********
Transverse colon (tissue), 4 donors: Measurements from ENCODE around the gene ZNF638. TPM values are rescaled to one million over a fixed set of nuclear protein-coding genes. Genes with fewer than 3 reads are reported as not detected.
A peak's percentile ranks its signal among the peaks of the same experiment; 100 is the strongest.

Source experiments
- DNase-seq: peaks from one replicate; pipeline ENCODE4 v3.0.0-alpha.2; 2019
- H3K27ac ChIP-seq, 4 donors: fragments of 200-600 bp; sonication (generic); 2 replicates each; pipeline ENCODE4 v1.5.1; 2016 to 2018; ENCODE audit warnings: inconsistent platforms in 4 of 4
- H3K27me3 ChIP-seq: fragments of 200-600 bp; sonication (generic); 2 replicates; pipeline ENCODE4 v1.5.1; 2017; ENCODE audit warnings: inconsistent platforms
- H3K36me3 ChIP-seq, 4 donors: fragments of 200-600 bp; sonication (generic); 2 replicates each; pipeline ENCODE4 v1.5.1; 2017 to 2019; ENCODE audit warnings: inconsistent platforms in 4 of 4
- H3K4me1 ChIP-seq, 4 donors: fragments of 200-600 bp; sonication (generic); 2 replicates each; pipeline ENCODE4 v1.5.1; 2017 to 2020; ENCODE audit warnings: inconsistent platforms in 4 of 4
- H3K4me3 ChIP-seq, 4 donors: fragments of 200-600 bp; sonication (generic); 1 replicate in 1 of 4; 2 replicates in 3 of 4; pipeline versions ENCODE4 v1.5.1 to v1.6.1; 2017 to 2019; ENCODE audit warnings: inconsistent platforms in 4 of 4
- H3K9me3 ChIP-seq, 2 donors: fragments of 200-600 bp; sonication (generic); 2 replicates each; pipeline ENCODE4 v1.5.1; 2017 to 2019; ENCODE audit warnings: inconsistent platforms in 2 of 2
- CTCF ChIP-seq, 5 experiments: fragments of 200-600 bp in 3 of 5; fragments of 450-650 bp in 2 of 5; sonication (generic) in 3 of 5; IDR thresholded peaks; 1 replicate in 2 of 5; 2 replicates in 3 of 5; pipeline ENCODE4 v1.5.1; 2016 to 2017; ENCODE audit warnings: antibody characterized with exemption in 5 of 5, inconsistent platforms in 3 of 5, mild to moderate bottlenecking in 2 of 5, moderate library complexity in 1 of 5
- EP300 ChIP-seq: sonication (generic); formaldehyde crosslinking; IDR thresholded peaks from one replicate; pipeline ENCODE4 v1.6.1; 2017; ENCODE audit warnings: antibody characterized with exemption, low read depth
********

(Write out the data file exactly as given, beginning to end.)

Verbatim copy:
Transverse colon (tissue), 4 donors: Measurements from ENCODE around the gene ZNF638. TPM values are rescaled to one million over a fixed set of nuclear protein-coding genes. Genes with fewer than 3 reads are reported as not detected.
A peak's percentile ranks its signal among the peaks of the same experiment; 100 is the strongest.

Source experiments
- DNase-seq: peaks from one replicate; pipeline ENCODE4 v3.0.0-alpha.2; 2019
- H3K27ac ChIP-seq, 4 donors: fragments of 200-600 bp; sonication (generic); 2 replicates each; pipeline ENCODE4 v1.5.1; 2016 to 2018; ENCODE audit warnings: inconsistent platforms in 4 of 4
- H3K27me3 ChIP-seq: fragments of 200-600 bp; sonication (generic); 2 replicates; pipeline ENCODE4 v1.5.1; 2017; ENCODE audit warnings: inconsistent platforms
- H3K36me3 ChIP-seq, 4 donors: fragments of 200-600 bp; sonication (generic); 2 replicates each; pipeline ENCODE4 v1.5.1; 2017 to 2019; ENCODE audit warnings: inconsistent platforms in 4 of 4
- H3K4me1 ChIP-seq, 4 donors: fragments of 200-600 bp; sonication (generic); 2 replicates each; pipeline ENCODE4 v1.5.1; 2017 to 2020; ENCODE audit warnings: inconsistent platforms in 4 of 4
- H3K4me3 ChIP-seq, 4 donors: fragments of 200-600 bp; sonication (generic); 1 replicate in 1 of 4; 2 replicates in 3 of 4; pipeline versions ENCODE4 v1.5.1 to v1.6.1; 2017 to 2019; ENCODE audit warnings: inconsistent platforms in 4 of 4
- H3K9me3 ChIP-seq, 2 donors: fragments of 200-600 bp; sonication (generic); 2 replicates each; pipeline ENCODE4 v1.5.1; 2017 to 2019; ENCODE audit warnings: inconsistent platforms in 2 of 2
- CTCF ChIP-seq, 5 experiments: fragments of 200-600 bp in 3 of 5; fragments of 450-650 bp in 2 of 5; sonication (generic) in 3 of 5; IDR thresholded peaks; 1 replicate in 2 of 5; 2 replicates in 3 of 5; pipeline ENCODE4 v1.5.1; 2016 to 2017; ENCODE audit warnings: antibody characterized with exemption in 5 of 5, inconsistent platforms in 3 of 5, mild to moderate bottlenecking in 2 of 5, moderate library complexity in 1 of 5
- EP300 ChIP-seq: sonication (generic); formaldehyde crosslinking; IDR thresholded peaks from one replicate; pipeline ENCODE4 v1.6.1; 2017; ENCODE audit warnings: antibody characterized with exemption, low read depth